Westminster dog death: Did someone deliberately poison a champion?
Cruz, a three-year-old Samoyed, died four days after his first Westminster competition, on Feb. 16. The dog had been competing in Colorado when he became ill and vomited blood. Cruz died later due to internal hemorrhaging, and the dog was cremated.
Now, however, his owner, Lynette Blue, and handler Robert Chaffin suspect that Cruz was actually poisoned at the Westminster Dog Show, according to a report from ABC News. The two cite the fact that Cruz had not been left alone at any time since the show and could not have come into contact with any poisons. Rat poison can cause the type of hemorrhaging that killed Cruz.
While the symptoms and death of Cruz (the shortened form of the dog's show name, GCH CH Polar Mist Cruz'N T'Party at Zamosky D) could definitely be the result of accidental or deliberate poisoning, cancer is also a possibility.
The owner and handler are not convinced. They believe that the poisoning might have occurred in New York while Cruz was "benched" and kept in an area with other handlers and dogs. Chaffin, the handler, is suspicious of an animal-rights activist who approached him during the show -- an accusation that has already been refuted by PETA as "ludicrous."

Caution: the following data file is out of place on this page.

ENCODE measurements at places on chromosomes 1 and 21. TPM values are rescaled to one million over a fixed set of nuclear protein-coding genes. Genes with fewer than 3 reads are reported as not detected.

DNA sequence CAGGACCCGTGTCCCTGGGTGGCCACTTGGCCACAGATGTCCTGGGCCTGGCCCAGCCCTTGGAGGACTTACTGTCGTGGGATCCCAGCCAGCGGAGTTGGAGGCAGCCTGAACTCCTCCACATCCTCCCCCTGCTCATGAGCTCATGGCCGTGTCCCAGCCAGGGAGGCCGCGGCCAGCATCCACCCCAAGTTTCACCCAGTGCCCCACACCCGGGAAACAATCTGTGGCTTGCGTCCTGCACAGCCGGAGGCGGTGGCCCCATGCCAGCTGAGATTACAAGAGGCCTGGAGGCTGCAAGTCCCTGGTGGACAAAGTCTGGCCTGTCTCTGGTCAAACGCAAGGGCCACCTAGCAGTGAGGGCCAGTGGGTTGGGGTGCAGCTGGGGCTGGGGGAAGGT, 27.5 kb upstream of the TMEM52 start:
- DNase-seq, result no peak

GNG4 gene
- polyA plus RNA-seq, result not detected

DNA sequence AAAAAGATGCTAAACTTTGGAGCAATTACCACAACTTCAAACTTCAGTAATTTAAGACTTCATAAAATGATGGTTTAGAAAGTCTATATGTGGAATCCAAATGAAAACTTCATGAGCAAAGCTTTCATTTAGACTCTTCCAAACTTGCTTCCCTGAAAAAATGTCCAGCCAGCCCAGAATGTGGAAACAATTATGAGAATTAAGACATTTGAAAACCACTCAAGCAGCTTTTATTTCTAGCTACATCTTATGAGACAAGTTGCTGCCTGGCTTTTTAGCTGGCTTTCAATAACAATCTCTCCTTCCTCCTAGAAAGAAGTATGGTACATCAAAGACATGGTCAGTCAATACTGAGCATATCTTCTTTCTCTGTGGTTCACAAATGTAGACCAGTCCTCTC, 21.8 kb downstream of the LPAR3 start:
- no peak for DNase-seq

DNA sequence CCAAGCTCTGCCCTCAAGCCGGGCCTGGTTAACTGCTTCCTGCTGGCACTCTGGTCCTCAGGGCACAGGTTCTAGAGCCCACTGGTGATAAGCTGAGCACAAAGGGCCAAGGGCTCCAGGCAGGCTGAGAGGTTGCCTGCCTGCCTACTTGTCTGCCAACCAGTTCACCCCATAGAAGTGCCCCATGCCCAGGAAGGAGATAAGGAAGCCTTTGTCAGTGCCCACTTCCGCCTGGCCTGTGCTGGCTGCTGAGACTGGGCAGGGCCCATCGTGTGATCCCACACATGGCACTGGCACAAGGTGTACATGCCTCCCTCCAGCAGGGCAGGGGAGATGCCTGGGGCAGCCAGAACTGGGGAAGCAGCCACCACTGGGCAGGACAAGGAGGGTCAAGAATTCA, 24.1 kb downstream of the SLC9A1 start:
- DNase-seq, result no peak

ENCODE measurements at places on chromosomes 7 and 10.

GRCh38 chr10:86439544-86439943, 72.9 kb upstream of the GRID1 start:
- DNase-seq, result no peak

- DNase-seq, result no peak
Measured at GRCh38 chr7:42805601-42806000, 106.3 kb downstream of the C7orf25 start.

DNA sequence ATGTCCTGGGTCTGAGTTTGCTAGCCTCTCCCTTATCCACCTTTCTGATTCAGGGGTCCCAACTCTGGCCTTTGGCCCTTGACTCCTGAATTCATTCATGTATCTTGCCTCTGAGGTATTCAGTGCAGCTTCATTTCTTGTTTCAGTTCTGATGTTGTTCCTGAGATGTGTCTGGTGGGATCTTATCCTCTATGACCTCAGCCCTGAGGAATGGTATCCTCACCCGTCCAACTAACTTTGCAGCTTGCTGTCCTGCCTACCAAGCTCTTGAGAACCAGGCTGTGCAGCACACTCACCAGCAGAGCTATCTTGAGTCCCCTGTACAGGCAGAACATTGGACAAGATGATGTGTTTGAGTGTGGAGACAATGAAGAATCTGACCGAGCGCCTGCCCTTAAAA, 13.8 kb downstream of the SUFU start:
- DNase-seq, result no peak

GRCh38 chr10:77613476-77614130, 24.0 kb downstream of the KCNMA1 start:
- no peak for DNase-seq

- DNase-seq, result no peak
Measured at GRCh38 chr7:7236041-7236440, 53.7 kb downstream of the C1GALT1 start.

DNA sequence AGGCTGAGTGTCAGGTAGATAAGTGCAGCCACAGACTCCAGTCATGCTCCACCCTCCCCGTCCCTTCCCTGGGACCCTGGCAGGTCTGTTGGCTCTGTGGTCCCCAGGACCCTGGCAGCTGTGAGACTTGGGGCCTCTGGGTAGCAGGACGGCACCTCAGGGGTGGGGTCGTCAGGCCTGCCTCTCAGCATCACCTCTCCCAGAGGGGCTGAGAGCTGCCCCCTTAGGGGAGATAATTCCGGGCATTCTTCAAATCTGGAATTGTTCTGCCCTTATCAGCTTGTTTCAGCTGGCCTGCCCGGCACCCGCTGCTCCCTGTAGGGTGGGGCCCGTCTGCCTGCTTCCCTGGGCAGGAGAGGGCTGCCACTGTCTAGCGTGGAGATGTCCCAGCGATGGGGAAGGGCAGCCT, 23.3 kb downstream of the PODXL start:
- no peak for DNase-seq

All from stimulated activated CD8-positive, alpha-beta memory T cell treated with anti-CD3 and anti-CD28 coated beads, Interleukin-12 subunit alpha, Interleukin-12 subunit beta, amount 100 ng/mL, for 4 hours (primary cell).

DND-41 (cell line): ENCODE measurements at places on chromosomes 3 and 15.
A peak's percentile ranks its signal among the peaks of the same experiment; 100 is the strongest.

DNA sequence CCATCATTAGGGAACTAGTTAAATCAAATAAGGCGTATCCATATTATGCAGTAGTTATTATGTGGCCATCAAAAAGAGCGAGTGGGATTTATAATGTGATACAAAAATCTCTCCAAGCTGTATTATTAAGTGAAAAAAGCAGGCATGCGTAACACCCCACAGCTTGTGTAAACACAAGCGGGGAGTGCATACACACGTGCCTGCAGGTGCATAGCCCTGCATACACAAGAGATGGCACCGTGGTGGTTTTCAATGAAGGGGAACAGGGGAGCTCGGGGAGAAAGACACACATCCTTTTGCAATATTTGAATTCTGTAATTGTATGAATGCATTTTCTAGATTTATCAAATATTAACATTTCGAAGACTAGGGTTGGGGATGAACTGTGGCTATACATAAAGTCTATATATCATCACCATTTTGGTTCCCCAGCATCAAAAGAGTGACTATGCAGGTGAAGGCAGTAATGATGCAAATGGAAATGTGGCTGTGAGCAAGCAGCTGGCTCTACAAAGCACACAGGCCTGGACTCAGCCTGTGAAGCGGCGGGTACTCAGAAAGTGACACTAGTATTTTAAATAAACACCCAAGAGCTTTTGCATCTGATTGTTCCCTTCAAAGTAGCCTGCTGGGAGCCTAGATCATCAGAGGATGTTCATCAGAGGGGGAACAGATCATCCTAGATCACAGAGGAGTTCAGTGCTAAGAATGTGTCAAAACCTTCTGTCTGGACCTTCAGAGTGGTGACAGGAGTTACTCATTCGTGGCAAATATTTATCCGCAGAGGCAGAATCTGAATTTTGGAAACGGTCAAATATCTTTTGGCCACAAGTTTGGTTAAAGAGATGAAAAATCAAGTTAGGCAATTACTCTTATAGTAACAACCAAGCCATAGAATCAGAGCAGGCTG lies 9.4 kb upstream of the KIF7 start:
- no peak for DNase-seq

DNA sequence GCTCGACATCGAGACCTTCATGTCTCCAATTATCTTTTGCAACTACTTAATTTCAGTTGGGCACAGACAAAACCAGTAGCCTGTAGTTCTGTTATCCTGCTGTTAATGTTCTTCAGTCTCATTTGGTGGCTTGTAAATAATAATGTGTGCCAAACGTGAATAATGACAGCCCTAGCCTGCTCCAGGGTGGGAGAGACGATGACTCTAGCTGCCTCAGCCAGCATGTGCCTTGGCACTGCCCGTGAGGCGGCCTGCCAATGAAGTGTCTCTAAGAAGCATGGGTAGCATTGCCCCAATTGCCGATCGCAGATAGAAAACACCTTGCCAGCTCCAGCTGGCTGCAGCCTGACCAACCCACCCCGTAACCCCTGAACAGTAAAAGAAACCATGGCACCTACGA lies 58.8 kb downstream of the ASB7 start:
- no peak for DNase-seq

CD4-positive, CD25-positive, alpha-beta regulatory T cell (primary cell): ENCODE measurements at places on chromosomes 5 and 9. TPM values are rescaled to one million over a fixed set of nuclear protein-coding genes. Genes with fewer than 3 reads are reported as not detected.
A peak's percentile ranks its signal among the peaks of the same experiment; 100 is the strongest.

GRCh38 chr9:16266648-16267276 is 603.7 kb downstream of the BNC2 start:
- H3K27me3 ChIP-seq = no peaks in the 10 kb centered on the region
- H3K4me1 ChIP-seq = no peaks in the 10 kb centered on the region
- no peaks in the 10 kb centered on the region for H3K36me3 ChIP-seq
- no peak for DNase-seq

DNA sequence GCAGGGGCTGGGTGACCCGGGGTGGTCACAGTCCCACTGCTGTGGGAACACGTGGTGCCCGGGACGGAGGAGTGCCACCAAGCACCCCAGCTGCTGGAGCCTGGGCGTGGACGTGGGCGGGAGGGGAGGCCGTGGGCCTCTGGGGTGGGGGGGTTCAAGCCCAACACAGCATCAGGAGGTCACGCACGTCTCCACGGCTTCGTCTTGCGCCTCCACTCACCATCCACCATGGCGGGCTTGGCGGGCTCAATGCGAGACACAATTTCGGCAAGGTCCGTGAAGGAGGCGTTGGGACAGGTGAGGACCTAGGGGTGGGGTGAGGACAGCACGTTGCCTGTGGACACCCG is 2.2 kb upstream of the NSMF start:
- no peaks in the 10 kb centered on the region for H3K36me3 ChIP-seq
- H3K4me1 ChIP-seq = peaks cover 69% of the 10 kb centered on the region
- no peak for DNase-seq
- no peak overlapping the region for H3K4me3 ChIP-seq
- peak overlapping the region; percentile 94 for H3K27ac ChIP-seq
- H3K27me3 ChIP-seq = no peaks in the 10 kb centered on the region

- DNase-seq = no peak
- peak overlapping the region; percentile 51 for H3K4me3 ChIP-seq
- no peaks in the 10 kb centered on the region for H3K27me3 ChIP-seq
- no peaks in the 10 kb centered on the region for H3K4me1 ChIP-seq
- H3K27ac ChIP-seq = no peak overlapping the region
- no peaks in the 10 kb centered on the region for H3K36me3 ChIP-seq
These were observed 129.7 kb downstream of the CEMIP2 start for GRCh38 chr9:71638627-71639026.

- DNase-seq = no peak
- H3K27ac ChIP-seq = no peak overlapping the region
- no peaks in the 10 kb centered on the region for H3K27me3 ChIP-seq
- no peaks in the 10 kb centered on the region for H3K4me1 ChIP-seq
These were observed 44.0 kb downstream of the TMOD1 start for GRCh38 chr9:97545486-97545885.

Neither Chaffin nor Blue have accused their fellow competitors, but the Westminster Dog Show does provide owners with the option of hiring security guards. "It could be some crazies or some animal rights fanatics," Blue said. "Or it's always possible... that other people in the dog show world try to knock out top competition."
Although Westminster has stated that its security is excellent and that no dogs have been injured during the show, Blue now insists that the competition is "not safe for dogs."
Cruz did not place at the big show but still held the designation of "Grand Champion" thanks to other show wins and high scores.